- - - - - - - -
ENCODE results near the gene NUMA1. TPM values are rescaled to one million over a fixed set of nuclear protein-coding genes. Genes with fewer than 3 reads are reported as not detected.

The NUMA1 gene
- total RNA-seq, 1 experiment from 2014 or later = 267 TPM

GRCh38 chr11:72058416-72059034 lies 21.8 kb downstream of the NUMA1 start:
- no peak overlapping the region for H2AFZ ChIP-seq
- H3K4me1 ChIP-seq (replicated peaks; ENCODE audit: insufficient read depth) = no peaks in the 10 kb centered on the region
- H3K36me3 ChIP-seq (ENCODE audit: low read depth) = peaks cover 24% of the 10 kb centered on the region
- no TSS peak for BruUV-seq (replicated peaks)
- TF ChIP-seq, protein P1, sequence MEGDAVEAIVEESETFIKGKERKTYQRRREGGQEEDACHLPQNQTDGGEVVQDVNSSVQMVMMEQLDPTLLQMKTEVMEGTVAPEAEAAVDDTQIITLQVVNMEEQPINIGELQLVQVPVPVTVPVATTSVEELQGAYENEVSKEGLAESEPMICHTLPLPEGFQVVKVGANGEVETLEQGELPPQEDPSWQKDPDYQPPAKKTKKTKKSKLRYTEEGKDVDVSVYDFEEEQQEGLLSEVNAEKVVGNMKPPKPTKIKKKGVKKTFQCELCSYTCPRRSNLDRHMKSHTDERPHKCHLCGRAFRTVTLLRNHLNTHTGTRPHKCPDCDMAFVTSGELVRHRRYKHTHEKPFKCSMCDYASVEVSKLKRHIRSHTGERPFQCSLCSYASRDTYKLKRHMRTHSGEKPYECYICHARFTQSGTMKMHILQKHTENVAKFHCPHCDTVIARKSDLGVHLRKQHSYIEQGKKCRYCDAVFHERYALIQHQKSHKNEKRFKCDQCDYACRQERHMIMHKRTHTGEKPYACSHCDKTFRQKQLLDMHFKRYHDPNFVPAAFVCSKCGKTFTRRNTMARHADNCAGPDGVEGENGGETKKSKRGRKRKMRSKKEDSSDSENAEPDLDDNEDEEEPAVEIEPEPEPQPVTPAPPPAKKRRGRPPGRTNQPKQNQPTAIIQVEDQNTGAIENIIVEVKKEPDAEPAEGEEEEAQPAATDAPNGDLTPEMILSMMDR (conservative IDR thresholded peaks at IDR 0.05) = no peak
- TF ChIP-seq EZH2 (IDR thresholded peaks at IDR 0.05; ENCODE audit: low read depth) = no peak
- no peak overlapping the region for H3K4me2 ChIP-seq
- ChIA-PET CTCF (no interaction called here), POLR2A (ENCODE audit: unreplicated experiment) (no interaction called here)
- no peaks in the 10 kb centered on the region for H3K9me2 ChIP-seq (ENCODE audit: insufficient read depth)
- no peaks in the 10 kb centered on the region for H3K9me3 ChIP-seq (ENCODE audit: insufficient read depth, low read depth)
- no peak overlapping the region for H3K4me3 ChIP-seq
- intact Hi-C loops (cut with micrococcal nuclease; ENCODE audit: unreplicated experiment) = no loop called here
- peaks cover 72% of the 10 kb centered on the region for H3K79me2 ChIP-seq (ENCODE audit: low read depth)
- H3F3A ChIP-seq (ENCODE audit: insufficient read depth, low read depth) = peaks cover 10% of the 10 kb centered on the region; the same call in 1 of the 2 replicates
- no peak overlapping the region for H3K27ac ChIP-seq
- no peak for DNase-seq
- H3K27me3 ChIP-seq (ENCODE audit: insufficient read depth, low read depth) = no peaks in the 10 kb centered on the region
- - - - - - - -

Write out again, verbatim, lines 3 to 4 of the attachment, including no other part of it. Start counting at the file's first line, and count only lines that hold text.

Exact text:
- total RNA-seq, 1 experiment from 2014 or later = 267 TPM

GRCh38 chr11:72058416-72059034 lies 21.8 kb downstream of the NUMA1 start: